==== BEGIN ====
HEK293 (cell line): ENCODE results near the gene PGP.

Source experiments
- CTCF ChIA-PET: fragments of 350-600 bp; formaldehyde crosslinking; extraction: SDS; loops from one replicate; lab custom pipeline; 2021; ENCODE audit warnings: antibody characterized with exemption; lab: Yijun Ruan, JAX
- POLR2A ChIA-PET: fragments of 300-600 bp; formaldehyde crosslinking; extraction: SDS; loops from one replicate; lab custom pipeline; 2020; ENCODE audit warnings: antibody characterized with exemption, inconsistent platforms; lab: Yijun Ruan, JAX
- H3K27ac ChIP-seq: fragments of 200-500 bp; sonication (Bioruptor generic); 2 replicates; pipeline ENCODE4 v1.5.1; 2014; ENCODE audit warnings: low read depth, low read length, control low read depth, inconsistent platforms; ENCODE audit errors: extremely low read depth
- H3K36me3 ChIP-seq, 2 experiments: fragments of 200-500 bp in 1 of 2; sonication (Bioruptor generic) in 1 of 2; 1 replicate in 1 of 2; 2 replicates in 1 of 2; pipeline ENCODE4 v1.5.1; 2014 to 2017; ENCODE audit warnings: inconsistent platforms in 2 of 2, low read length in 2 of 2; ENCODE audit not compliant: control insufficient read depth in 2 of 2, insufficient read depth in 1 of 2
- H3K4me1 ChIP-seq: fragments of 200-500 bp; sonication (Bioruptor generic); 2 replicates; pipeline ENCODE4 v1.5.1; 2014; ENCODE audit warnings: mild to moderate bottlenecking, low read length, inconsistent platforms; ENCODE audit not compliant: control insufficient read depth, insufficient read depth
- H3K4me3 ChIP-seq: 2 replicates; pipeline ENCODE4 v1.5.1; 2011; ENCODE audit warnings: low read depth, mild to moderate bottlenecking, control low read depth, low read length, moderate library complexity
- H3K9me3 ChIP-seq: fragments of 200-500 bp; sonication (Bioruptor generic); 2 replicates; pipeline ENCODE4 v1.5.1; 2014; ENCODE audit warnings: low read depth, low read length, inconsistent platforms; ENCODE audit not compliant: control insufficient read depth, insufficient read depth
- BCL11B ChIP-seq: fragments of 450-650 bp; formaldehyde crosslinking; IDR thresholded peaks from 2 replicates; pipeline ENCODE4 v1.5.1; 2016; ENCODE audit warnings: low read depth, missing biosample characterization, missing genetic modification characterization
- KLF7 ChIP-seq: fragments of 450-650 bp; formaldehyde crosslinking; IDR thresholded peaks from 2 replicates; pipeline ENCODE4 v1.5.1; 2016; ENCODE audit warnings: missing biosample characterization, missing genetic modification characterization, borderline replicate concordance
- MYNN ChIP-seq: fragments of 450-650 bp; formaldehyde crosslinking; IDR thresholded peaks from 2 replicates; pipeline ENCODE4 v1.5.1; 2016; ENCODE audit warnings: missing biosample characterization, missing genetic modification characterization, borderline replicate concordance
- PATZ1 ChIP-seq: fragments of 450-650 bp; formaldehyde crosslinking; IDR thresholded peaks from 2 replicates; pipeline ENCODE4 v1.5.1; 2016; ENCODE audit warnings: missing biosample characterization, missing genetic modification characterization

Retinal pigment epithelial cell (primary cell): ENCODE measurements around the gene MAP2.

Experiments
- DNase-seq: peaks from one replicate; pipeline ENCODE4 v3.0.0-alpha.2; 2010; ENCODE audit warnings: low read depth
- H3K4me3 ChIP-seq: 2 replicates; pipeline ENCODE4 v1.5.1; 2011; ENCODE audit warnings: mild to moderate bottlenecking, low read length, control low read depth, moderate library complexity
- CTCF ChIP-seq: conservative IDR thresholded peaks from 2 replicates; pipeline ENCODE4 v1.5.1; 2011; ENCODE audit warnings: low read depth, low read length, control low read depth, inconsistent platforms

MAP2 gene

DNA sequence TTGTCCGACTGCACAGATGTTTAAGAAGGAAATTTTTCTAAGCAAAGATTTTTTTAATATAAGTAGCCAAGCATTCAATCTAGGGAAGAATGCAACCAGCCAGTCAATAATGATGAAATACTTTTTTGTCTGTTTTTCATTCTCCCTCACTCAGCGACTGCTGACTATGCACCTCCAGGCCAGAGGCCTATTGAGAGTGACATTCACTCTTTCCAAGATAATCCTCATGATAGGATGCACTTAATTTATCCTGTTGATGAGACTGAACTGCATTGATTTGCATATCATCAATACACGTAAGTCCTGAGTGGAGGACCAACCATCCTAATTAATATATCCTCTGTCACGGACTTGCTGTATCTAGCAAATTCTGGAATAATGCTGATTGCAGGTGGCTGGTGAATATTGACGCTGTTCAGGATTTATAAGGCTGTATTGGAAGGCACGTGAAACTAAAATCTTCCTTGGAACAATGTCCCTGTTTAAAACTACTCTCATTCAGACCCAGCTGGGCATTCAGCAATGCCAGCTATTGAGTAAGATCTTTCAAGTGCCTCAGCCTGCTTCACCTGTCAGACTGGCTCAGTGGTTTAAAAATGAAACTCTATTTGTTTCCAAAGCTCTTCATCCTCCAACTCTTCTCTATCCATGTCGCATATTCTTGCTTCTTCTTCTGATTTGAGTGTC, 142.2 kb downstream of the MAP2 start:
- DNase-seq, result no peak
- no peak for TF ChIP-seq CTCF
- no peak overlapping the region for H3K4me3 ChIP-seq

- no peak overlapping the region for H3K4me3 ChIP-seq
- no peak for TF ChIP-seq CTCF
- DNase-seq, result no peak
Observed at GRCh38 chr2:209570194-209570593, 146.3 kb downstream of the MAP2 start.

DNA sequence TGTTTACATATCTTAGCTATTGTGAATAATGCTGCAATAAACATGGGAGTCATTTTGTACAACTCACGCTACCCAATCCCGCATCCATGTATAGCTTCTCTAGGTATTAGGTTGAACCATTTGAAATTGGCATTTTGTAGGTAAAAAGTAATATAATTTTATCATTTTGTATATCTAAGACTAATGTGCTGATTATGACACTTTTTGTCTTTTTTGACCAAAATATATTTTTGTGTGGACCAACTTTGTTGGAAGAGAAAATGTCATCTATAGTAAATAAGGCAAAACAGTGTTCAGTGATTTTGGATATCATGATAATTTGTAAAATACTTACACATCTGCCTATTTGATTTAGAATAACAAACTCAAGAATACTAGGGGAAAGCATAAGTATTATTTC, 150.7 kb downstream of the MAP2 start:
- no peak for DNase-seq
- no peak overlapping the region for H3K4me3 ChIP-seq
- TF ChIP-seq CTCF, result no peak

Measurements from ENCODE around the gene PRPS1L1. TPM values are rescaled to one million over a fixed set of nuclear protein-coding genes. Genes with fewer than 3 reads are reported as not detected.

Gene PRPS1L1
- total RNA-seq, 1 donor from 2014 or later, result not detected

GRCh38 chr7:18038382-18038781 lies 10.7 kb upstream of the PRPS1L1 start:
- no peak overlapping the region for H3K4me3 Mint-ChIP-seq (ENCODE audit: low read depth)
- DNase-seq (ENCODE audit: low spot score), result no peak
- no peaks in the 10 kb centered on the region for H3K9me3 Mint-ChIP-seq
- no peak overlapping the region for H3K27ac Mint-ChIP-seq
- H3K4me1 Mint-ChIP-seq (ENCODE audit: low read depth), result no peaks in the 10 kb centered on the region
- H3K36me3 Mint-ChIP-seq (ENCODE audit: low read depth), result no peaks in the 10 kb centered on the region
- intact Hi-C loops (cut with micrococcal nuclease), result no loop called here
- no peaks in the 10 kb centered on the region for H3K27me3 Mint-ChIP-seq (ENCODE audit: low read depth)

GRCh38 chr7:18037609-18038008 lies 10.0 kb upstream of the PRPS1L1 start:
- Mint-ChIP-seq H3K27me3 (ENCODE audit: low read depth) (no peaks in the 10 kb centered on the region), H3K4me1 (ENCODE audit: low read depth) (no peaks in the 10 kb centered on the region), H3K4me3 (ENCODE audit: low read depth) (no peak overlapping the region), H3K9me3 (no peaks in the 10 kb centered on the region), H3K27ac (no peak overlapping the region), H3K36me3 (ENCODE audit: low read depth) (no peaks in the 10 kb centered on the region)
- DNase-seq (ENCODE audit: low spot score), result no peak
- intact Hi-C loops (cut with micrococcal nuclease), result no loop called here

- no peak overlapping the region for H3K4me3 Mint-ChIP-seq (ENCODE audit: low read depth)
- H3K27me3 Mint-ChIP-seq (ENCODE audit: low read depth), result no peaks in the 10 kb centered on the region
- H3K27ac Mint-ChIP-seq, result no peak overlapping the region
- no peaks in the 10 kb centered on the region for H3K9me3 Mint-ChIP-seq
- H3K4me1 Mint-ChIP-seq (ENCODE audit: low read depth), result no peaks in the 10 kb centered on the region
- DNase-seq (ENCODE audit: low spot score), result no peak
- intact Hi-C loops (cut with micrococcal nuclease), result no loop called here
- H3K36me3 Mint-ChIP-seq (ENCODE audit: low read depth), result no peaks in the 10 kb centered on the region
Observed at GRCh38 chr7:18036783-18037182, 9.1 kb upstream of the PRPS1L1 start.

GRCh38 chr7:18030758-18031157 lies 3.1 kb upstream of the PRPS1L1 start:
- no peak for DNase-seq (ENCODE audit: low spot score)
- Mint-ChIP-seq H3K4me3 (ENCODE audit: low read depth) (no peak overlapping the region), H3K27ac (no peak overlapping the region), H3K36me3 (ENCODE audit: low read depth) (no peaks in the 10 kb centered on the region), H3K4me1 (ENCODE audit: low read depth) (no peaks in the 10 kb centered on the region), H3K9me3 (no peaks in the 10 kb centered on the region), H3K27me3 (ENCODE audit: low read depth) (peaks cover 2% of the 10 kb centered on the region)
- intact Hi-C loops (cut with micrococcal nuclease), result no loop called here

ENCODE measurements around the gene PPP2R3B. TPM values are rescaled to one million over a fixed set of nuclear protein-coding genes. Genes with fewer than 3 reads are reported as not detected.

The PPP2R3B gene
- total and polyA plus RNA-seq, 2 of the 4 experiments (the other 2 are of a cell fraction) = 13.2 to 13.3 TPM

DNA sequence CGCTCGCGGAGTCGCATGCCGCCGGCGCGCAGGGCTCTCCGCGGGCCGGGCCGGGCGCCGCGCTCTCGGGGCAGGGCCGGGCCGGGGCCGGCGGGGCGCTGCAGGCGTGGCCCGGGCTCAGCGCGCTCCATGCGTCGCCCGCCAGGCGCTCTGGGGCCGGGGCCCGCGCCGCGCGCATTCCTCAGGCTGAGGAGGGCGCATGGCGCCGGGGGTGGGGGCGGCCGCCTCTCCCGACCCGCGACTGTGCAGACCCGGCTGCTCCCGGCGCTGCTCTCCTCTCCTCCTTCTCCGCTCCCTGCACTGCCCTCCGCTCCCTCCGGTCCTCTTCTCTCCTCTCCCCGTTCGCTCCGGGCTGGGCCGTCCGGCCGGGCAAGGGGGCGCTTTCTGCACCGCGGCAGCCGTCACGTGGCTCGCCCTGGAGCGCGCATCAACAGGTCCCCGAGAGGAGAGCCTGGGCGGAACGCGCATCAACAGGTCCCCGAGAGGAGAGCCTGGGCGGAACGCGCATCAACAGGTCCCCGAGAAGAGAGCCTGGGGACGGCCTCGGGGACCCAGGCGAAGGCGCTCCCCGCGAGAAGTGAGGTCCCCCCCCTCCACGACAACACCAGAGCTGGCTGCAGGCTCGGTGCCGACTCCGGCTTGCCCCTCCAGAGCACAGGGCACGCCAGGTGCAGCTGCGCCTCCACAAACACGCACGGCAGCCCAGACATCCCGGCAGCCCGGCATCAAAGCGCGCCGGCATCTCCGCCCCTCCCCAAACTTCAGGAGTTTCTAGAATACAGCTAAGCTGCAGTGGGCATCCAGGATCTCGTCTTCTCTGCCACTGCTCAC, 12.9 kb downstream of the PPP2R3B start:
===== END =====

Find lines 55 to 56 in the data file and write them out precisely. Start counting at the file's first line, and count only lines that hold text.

- H3K36me3 Mint-ChIP-seq (ENCODE audit: low read depth), result no peaks in the 10 kb centered on the region
Observed at GRCh38 chr7:18036783-18037182, 9.1 kb upstream of the PRPS1L1 start.